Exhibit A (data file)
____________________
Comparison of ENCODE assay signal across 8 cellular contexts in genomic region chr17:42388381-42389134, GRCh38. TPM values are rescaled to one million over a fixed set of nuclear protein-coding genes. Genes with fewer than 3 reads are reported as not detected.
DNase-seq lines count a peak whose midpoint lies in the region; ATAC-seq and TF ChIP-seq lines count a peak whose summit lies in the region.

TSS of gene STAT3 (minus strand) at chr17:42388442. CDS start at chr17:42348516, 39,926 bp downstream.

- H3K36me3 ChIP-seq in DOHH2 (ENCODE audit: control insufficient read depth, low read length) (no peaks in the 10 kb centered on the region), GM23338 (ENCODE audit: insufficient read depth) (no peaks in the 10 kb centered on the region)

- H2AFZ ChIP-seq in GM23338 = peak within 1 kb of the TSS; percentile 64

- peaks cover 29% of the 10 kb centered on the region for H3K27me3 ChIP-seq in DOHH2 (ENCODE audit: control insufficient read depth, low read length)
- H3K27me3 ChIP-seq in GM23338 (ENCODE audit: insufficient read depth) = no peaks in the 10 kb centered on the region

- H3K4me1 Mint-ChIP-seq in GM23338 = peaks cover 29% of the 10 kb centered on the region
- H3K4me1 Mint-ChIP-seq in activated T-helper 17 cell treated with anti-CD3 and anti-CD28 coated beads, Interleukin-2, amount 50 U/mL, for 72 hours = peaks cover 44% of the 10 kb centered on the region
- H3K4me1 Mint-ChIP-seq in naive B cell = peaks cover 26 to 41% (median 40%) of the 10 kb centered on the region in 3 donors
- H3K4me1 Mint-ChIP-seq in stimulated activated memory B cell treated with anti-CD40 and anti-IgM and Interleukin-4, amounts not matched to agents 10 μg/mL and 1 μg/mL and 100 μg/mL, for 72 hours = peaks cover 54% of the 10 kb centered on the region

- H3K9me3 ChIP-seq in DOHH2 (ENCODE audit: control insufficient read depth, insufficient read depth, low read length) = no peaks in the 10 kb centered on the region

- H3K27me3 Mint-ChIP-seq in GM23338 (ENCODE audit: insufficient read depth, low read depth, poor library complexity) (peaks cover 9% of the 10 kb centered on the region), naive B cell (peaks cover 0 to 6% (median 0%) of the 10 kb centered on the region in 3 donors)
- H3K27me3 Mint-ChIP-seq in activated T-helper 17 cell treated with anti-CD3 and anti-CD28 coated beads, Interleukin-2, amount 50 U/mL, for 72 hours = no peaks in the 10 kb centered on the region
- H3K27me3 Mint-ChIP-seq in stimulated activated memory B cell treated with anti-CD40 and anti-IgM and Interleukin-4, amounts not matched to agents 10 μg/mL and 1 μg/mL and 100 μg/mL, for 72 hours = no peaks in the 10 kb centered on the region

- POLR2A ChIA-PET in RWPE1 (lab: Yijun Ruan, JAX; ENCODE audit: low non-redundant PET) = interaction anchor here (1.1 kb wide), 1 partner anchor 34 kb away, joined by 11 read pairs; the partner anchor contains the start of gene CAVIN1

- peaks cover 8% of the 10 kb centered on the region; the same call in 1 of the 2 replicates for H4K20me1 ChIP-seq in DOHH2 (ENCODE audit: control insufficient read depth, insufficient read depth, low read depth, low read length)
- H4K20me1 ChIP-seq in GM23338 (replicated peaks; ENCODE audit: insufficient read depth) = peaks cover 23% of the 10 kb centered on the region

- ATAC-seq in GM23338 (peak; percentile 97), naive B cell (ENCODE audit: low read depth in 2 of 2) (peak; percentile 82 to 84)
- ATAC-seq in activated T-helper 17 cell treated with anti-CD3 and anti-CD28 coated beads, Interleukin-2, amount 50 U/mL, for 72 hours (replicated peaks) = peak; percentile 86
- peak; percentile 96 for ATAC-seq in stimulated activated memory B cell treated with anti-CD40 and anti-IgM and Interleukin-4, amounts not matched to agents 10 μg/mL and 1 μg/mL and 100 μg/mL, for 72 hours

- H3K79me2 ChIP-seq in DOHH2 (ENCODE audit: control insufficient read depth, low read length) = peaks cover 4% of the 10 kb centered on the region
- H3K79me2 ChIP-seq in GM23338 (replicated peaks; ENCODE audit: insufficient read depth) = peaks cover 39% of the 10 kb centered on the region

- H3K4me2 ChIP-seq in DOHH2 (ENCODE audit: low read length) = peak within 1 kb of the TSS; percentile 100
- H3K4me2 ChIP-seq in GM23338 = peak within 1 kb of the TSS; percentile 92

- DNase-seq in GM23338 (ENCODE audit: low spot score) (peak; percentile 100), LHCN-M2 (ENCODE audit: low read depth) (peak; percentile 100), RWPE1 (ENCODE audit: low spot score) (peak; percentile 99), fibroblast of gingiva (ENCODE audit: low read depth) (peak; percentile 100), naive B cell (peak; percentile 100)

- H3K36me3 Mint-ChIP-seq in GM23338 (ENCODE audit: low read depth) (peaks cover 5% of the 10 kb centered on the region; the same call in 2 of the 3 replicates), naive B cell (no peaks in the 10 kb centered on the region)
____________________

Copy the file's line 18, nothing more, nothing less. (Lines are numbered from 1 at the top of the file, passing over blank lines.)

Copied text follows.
- H4K20me1 ChIP-seq in GM23338 (replicated peaks; ENCODE audit: insufficient read depth) = peaks cover 23% of the 10 kb centered on the region